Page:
Tuesday, January 26, 2010

73% of Belgian Catholics support married priests

The Beligian newspaper, Le Soir, this week published the results of its survey of Catholics and their beliefs and practices in that country in a series of articles under the general title "The Jesus Crisis". Among the findings: 73% of Belgian Catholics now support allowing priests to get married. This is up from 66% in favor of abolishing mandatory celibacy in 2005.

The survey also finds the same disconnect on issues of sexual morality and "life" between Catholic laity and the Magisterium that has been noted in surveys in other countries:

  • Only 1% of Catholics surveyed said that they always follow the teachings of the Church to the letter in sexual matters while 48% said that they "never" follow the Church on these issues
  • 90% of Catholics surveyed supported the use of artificial contraceptives
  • 61% supported euthanasia
  • 39% were tolerant of abortion

All of which may explain the most dramatic finding in the survey and one which should give the Church in that country pause: one out of three Beligian Catholics has abandoned the faith. While 87% of those surveyed were born into Catholic families, today only 60% still consider themselves Catholic. According to the survey, the percentage of Belgians who consider themselves Catholic has been steadily declining from 72% in 1980 to 68% in 1990 to 60% today.

Monday, January 25, 2010

Postcard Campaign for Optional Celibacy

Supporters of this blog should click on the link and join in this electronic campaign. The e-postcards go to Cardinal Claudio Hummes with an optional copy to your local bishop...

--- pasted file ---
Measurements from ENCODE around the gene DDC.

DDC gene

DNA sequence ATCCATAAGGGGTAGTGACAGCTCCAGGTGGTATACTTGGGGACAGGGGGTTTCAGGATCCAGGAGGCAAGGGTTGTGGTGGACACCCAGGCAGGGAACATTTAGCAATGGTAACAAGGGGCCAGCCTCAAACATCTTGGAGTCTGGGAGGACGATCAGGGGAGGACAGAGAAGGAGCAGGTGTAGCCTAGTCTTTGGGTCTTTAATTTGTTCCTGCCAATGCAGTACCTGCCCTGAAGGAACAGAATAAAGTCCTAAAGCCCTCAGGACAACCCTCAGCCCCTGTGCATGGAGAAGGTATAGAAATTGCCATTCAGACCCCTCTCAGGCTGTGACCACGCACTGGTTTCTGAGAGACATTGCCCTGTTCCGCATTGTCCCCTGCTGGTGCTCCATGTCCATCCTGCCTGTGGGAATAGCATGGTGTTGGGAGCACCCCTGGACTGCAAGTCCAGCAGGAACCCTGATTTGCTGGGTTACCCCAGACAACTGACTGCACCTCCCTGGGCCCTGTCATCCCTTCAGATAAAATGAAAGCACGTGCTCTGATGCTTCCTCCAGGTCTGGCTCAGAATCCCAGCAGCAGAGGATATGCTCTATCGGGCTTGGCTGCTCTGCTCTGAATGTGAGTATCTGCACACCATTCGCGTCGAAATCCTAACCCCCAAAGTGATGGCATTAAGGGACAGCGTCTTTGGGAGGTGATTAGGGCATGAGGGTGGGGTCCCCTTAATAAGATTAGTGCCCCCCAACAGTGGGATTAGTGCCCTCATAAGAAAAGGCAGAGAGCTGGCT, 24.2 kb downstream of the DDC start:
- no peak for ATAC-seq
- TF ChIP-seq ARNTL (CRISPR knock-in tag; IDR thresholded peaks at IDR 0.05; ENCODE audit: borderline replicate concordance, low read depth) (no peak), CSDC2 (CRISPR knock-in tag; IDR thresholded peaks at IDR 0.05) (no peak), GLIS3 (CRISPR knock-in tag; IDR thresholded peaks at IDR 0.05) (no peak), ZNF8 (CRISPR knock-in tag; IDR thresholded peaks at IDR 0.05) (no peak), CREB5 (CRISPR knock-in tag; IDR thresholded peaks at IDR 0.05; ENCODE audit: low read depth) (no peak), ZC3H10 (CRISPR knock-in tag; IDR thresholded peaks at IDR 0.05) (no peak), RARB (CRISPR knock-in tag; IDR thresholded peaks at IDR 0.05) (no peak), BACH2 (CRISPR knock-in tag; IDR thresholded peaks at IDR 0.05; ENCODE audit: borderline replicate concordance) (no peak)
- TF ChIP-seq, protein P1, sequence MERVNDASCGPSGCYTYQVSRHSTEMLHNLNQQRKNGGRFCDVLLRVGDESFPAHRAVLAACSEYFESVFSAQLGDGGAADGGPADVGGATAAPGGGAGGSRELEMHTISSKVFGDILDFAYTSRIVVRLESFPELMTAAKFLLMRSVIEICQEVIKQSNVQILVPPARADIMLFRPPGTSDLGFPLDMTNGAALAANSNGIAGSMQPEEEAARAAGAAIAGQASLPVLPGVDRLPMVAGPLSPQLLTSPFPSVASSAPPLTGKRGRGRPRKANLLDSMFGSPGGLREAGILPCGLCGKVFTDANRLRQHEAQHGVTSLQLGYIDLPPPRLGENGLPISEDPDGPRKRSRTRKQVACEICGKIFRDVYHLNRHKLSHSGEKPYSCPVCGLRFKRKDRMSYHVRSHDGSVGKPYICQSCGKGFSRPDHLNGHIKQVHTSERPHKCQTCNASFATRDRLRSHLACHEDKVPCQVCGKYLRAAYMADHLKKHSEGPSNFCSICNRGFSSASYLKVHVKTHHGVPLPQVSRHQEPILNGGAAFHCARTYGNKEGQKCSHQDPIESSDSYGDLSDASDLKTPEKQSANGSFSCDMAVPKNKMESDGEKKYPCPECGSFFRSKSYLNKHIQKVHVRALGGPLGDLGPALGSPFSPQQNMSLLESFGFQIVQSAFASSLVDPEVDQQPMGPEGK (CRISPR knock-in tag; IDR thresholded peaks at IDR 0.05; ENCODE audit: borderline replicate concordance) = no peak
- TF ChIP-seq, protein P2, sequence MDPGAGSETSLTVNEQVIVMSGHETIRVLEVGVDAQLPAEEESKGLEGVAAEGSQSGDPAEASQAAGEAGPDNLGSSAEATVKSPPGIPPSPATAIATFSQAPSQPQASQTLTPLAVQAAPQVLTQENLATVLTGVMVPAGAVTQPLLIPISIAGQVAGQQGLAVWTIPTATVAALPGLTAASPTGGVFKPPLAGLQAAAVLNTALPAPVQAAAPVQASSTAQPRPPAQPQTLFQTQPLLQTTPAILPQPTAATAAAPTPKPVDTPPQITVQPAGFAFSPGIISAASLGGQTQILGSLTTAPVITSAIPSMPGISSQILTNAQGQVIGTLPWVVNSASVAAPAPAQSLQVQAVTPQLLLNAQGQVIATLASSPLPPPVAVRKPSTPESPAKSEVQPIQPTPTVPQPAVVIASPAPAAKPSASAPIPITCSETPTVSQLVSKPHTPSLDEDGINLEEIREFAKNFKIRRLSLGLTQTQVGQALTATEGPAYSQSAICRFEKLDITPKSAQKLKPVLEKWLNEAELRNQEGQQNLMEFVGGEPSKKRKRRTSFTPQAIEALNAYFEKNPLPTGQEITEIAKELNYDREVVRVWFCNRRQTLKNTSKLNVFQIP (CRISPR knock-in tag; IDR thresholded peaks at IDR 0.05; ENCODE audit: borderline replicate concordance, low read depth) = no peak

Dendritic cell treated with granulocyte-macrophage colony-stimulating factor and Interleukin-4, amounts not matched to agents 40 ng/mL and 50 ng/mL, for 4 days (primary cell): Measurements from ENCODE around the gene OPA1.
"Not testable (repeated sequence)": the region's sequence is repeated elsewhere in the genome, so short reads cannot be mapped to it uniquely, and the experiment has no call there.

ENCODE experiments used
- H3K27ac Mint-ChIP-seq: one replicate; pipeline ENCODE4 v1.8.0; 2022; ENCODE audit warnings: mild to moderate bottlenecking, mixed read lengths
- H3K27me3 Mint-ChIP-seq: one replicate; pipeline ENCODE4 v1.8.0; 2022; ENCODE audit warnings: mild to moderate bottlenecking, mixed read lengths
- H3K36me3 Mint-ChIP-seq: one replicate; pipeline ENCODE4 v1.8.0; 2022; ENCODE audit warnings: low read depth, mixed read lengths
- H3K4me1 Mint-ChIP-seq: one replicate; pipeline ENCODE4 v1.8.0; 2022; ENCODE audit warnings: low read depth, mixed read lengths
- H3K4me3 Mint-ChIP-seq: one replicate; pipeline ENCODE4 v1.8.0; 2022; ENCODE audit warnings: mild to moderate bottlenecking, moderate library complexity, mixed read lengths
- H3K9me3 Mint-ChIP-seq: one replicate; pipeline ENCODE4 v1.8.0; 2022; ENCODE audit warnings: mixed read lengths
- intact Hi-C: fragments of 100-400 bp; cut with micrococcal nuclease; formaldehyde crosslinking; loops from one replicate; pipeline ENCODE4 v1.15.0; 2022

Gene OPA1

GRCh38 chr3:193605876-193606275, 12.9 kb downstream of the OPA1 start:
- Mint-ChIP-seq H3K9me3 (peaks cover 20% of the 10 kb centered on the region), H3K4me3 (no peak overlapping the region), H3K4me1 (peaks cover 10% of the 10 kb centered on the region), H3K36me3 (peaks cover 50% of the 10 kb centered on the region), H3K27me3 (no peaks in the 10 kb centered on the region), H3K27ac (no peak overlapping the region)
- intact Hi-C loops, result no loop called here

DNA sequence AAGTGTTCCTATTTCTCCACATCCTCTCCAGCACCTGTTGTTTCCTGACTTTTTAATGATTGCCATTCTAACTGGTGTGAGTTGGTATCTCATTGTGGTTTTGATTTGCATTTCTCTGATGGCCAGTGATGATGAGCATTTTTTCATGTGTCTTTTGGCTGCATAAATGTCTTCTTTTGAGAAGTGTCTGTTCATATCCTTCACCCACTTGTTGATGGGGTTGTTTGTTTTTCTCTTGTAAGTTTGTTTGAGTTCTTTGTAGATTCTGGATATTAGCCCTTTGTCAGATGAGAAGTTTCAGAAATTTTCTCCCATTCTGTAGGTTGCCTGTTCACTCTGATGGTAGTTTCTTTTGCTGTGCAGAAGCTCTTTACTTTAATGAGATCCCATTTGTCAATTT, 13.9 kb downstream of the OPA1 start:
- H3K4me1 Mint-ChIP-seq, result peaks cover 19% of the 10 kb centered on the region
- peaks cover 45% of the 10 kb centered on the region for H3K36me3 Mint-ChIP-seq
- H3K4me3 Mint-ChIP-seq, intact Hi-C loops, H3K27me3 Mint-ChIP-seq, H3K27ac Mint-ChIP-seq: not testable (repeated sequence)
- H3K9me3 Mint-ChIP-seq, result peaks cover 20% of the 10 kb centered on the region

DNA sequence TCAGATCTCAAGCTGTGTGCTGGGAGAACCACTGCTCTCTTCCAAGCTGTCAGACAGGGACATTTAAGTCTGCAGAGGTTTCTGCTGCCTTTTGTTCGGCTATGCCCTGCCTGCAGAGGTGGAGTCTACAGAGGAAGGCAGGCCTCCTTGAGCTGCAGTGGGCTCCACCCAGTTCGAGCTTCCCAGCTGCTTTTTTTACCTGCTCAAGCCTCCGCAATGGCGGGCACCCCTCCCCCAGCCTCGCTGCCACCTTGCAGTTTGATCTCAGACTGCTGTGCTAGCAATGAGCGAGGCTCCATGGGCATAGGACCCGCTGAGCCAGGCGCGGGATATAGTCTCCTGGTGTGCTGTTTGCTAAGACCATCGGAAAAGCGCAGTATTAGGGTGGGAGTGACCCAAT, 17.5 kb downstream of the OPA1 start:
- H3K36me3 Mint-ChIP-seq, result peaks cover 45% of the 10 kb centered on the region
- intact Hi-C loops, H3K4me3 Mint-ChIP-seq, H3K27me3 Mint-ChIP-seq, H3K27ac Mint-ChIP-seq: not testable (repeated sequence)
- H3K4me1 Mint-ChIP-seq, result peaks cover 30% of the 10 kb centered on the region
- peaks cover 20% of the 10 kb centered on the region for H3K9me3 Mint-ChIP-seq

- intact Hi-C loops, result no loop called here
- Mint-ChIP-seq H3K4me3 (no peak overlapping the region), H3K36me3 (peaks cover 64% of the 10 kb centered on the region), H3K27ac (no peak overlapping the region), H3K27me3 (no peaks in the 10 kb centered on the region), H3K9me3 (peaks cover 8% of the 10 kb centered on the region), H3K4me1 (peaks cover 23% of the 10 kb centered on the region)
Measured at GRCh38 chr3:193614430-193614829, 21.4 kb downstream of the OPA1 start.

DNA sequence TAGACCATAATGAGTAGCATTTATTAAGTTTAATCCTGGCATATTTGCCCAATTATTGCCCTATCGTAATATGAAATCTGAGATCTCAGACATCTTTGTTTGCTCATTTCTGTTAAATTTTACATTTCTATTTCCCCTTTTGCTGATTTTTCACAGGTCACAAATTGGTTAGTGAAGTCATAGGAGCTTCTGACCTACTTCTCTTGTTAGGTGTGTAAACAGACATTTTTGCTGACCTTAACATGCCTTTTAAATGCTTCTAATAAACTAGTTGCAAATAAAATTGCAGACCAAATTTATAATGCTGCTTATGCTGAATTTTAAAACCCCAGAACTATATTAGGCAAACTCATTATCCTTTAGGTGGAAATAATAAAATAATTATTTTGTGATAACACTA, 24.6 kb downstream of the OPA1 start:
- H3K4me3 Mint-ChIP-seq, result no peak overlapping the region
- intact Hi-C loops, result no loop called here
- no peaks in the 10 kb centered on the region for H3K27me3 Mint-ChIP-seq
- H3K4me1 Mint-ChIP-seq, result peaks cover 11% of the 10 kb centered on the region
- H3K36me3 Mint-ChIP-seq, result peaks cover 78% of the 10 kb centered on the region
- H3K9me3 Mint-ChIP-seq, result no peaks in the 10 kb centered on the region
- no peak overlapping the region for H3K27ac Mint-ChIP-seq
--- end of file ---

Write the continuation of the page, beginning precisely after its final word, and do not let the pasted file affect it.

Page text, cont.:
Local group wants Catholic priests to be allowed to marry
By Ken Robinson,
Newsradio WTAM 1100
Sunday, January 24, 2010

(Cleveland) - A Lakewood-based organization called FutureChurch.org has started an electronic campaign to make priesthood celibacy optional for Catholics.

Sister Christine Schenk says their site has sent more than 3,000 postcards urging catholic leaders to discuss the concept.

Schenk explains that the move toward celibacy only started in the 16th century and throughout most of Catholic history, priests were allowed to marry.

Schenk contends that married priests have a better concept of how to live a Christian life. She says one of the main reasons behind the current priest shortage is the desire of men to have a family.

A 2005 gallop poll indicated that 75% of Catholics were open to having married men ordained as priests.

Schenk says her group would also like begin discussions about the ordination of women.

Tuesday, January 05, 2010

Priests in Puebla Dismissed Over Children